One of Twenty Facts About U.S. Inequality that Everyone Should Know
Over the last 30 years, wage inequality in the United States has increased substantially, with the overall level of inequality now approaching the extreme level that prevailed prior to the Great Depression. This general characterization of the inequality trend oversimplifies, though, the actual pattern of change: The chart below shows that the trend at the top of the income distribution (the “upper tail”) is not exactly the same as the trend at the bottom of the distribution (the “lower tail”). “Lower-tail” inequality is measured here by taking the ratio of wages at the middle of the income distribution (i.e., the 50th percentile) to those near the bottom of the distribution (i.e., the 10th percentile); “upper-tail” inequality is measured by taking the ratio of wages near the top of the distribution (i.e., the 90th percentile) to those at the middle of the distribution (i.e., the 50th percentile of workers). We find that lower-tail inequality rose sharply in the 1980s and contracted somewhat thereafter, while upper-tail inequality has increased steadily since 1980.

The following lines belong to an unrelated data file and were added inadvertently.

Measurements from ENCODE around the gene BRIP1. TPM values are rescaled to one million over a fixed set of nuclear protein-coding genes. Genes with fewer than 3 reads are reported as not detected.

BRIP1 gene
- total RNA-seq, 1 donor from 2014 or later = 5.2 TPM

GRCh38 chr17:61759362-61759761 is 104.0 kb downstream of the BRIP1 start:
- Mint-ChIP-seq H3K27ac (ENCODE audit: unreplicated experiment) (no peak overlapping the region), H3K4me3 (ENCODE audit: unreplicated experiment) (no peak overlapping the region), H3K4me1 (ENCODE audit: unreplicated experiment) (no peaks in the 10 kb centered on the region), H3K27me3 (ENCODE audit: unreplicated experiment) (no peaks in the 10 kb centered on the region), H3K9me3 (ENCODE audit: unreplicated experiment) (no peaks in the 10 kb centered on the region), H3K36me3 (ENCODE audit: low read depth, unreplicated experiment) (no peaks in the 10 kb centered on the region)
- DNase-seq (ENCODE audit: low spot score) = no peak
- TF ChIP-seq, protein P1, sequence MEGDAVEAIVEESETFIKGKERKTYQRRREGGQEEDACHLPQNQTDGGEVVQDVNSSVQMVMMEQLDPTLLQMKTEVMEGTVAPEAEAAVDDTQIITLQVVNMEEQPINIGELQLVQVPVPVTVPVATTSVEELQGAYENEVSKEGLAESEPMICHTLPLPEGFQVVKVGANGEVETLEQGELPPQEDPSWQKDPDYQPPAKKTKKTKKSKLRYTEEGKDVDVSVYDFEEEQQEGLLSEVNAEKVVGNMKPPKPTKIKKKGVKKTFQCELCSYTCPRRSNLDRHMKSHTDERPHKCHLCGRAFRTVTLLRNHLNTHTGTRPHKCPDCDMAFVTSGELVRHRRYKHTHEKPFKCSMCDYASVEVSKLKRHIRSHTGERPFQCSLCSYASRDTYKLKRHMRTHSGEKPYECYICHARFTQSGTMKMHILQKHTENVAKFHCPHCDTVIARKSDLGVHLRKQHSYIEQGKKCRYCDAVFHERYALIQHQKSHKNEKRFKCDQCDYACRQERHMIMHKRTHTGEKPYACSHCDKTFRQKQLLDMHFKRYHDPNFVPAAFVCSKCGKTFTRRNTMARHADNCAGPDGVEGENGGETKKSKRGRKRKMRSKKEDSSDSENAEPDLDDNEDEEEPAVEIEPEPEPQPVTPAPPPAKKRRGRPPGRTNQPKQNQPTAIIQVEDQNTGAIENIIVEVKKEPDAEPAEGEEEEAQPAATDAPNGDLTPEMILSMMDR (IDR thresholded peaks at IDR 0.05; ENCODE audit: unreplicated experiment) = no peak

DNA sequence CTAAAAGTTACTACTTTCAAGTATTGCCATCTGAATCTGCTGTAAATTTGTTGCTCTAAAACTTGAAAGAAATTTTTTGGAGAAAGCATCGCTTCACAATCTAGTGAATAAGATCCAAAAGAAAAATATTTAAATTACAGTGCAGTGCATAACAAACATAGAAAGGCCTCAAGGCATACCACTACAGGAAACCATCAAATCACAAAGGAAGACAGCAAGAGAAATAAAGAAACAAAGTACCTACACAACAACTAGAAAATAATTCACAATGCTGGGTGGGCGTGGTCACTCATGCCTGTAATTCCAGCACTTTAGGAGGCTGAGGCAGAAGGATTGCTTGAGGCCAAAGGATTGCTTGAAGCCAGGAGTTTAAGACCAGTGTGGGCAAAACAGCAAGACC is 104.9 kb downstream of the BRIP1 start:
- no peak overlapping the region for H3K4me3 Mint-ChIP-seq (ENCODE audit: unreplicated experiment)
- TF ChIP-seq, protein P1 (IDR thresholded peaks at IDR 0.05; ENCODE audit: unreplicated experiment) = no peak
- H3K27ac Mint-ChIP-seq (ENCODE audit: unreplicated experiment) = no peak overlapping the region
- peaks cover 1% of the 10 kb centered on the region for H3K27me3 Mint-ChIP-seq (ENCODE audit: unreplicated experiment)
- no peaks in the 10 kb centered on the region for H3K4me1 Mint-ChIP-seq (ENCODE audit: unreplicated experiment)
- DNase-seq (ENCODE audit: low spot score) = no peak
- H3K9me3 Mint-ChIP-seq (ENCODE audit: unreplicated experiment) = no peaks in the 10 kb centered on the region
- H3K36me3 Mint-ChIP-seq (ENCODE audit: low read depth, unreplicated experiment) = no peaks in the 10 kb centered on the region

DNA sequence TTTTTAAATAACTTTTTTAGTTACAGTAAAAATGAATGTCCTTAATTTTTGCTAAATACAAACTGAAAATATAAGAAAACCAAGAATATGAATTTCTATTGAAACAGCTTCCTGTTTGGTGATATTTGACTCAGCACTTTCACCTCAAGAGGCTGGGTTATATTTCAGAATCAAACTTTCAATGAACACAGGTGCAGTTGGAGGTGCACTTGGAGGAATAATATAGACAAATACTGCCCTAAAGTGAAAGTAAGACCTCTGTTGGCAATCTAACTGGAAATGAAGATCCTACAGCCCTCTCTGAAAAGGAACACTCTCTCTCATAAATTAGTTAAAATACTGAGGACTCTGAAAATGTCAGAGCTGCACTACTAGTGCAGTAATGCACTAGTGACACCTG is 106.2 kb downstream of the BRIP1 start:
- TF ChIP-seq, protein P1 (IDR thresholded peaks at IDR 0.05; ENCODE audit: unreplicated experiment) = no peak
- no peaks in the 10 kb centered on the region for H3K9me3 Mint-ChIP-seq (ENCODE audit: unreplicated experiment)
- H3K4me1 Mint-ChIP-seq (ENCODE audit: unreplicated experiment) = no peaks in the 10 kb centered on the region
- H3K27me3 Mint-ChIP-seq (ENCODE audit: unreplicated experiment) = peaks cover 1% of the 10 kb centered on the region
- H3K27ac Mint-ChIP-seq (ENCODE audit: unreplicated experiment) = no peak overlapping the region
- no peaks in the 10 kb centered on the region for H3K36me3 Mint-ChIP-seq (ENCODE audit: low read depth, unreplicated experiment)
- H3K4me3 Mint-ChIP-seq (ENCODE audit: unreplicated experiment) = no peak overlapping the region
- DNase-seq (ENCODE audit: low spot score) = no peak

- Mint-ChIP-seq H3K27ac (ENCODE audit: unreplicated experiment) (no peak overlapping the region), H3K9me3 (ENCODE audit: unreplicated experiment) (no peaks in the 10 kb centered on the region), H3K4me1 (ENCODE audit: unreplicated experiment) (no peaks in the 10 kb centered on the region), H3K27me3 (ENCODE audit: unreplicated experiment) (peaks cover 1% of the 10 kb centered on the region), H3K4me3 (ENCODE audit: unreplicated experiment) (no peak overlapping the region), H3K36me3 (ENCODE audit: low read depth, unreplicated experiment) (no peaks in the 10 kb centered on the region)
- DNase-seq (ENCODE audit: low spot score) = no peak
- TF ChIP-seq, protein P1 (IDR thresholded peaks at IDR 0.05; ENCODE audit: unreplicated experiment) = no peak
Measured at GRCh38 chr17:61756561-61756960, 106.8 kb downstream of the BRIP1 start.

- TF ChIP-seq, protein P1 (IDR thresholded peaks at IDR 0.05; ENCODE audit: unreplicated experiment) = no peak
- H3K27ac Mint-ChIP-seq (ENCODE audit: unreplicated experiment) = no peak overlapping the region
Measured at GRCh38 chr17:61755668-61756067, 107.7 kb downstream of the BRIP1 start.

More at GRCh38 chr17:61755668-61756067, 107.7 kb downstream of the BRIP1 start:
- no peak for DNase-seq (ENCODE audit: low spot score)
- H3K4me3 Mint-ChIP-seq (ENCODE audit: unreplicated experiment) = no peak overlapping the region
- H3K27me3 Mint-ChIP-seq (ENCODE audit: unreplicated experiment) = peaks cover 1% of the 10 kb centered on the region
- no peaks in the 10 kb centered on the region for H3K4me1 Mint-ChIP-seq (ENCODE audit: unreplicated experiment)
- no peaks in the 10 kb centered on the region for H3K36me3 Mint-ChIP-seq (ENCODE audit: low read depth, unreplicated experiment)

Men's wage inequality
Source: Economic Policy Institute. 2011. “Upper Tail” inequality growing steadily: Men's wage inequality, 1973-2009. Washington, D.C.: Economic Policy Institute. May 11, 2011. <http://www.stateofworkingamerica.org/charts/view/192>.